China says the UK is sheltering fugitives after Hong Kong put bounties on the heads of eight pro-democracy activists who fled the territory. The statement from its London embassy came after the UK said it would not tolerate attempts by China to silence individuals in the UK or overseas. The eight left the former British territory after Beijing imposed a…
Do Kwon, the cryptocurrency boss behind the $40bn (£31.3bn) collapse of the terraUSD and Luna tokens, has been sentenced to four months of jail in Montenegro. Mr Kwon was found guilty of forging official documents. He was arrested in March as he tried to board a flight to Dubai at Podgorica Airport, in the country’s capital. Mr Kwon also faces…
The world’s largest cryptocurrency exchange, Binance is being investigated by French authorities, according to media reports in France. The investigation is focused on its anti-money laundering procedures. It follows the announcement of the company’s departure from the Netherlands after it failed to obtain a licence from the Dutch central bank. In a statement Binance confirmed French authorities visited its offices…
Omar Asad, 80, was detained at a temporary checkpoint in the occupied West Bank overnight in January 2022. The soldiers left him unresponsive on the ground of a construction site and said they assumed he had fallen asleep. Palestinian leaders say this case shows the near impunity of Israeli soldiers. They have called for those involved to be prosecuted in…
CorruptionLedger commentary in red. Twitter has pulled out of the European Union’s voluntary code to fight disinformation, the EU has said. Thierry Breton, who is the EU’s internal market commissioner, announced the news on Twitter – but warned the firm new laws would force compliance. “Obligations remain. You can run but you can’t hide,” he said. Twitter will be…
The new owner of Silicon Valley Bank’s (SVB) US operations, First Citizens, is cutting around 500 roles held by former SVB workers, the BBC understands. Two months ago, First Citizens bought the business after SVB’s collapse. The failure of SVB, along with two other US banks, triggered fears of a more widespread banking crisis, which forced authorities to step in….
German police have carried out raids in seven states in a probe into climate campaigners suspected of forming or backing a criminal group because of their controversial activities. Seven people aged 22 to 38 are suspected. No arrests have been made. For months Last Generation (Letzte Generation) has disrupted traffic in German cities and performed stunts like hurling mashed potato…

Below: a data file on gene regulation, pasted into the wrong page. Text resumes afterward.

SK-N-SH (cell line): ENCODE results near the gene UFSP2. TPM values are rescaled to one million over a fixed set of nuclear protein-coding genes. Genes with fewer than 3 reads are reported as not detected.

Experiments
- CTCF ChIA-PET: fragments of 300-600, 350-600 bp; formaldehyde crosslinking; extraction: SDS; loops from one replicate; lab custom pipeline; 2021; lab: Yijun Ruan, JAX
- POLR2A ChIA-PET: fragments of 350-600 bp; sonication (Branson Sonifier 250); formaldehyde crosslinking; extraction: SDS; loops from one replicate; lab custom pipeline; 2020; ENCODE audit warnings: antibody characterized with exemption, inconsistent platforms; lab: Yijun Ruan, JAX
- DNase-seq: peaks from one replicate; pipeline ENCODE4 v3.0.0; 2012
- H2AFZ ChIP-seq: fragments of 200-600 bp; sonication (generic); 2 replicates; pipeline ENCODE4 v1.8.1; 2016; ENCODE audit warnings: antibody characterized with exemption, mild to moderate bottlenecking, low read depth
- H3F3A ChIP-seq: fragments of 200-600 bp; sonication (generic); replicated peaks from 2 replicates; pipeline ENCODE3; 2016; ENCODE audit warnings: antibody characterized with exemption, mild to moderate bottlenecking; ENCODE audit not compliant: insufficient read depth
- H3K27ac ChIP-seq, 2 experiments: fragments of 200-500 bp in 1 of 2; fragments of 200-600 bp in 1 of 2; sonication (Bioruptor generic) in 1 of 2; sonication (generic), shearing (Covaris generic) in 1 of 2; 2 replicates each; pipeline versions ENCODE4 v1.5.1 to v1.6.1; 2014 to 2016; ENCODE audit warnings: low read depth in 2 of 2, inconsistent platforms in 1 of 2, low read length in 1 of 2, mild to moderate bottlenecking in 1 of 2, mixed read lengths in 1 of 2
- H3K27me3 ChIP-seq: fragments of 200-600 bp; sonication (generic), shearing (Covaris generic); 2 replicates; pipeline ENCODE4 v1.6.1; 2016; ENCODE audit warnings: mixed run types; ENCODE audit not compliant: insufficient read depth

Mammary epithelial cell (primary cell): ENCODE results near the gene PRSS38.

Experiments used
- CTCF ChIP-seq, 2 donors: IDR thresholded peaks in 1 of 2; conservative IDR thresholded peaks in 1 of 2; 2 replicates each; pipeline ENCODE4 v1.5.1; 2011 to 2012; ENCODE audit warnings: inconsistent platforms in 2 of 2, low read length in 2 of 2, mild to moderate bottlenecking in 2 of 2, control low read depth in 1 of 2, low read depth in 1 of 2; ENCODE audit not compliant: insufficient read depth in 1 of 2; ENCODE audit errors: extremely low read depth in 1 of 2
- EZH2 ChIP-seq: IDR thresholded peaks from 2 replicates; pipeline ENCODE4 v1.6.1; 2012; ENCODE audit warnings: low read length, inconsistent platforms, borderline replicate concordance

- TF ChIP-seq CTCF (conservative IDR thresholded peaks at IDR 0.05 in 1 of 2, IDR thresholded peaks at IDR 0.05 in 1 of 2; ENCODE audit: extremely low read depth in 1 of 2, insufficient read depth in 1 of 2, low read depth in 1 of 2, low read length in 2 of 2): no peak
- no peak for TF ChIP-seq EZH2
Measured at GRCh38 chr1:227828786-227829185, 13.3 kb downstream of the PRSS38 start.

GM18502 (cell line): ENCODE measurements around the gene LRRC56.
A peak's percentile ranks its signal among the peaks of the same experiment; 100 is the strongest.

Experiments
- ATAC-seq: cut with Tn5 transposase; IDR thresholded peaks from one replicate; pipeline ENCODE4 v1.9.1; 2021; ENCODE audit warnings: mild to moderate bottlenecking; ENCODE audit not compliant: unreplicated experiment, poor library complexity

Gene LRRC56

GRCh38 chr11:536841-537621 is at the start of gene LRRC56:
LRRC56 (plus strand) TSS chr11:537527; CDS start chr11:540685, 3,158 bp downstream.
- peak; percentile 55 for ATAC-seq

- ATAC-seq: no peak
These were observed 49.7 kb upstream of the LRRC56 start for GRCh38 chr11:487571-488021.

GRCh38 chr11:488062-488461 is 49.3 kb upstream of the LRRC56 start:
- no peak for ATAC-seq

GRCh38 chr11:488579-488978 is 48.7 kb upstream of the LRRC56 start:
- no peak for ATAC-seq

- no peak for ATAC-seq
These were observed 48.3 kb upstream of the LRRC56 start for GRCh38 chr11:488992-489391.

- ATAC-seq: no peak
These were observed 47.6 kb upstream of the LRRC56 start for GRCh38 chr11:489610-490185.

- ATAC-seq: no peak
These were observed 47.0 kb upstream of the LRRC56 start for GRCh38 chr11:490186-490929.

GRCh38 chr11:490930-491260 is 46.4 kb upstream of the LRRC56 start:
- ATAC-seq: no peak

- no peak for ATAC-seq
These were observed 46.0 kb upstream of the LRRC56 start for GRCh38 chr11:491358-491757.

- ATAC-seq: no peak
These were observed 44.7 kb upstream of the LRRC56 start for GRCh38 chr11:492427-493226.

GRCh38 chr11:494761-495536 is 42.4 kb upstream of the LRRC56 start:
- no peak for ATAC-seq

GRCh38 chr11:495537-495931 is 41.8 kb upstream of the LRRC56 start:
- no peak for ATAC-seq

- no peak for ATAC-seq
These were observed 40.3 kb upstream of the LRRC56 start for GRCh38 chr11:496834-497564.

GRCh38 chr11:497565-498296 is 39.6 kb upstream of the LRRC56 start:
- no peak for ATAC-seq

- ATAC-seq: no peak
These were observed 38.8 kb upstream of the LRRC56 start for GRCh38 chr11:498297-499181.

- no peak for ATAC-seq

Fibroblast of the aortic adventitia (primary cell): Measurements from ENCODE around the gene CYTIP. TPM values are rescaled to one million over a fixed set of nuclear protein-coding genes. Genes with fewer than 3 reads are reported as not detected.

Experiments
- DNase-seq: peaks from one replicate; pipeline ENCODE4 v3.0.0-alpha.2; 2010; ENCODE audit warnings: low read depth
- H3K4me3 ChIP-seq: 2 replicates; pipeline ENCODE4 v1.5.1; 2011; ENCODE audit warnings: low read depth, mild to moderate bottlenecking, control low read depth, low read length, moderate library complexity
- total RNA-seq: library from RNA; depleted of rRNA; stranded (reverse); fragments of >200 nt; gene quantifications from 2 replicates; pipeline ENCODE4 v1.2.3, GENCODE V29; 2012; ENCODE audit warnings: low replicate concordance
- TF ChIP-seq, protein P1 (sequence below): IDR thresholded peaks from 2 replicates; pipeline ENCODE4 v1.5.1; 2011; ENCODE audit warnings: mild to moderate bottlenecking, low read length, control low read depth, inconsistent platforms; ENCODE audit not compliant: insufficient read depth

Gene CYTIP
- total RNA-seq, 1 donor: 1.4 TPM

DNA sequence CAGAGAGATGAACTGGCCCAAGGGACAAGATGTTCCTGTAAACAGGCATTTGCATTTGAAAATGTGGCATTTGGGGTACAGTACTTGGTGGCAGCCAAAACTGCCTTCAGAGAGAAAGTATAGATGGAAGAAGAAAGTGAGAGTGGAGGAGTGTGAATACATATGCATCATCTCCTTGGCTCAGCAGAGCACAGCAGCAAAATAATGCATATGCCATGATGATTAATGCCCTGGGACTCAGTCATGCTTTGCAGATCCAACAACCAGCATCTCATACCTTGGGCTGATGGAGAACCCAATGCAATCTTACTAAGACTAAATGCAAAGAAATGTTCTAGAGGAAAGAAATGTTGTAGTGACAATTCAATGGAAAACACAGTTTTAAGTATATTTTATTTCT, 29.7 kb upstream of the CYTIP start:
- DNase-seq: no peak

Apple says it has struck a multi-billion dollar deal with chipmaker Broadcom to use more US-made parts
Under the multi-year agreement, the two US companies will develop components for 5G devices that will be designed and manufactured in America. Apple says the deal is part of a plan it announced in 2021 to invest $430bn (£346bn) in the US economy. The move comes as a trade row centred on the technology industry intensifies between Washington and Beijing….
A temporary ceasefire in Sudan has been agreed as fighting between two warring factions entered its sixth week. Previous truce attempts between Sudan’s regular army and the paramilitary Rapid Support Forces (RSF) have tended to collapse within minutes of beginning. But the new deal will be enforced by a “ceasefire monitoring mechanism,” according to a US-Saudi statement. As part of the seven-day…
The International Criminal Court says it is “undeterred” by Russia putting its chief prosecutor on a wanted list. It comes two months after the ICC’s Karim Khan issued an arrest warrant for Russian President Vladimir Putin. In a statement on Saturday, the court said the move was an attempt to undermine its “lawful mandate to ensure accountability for the gravest…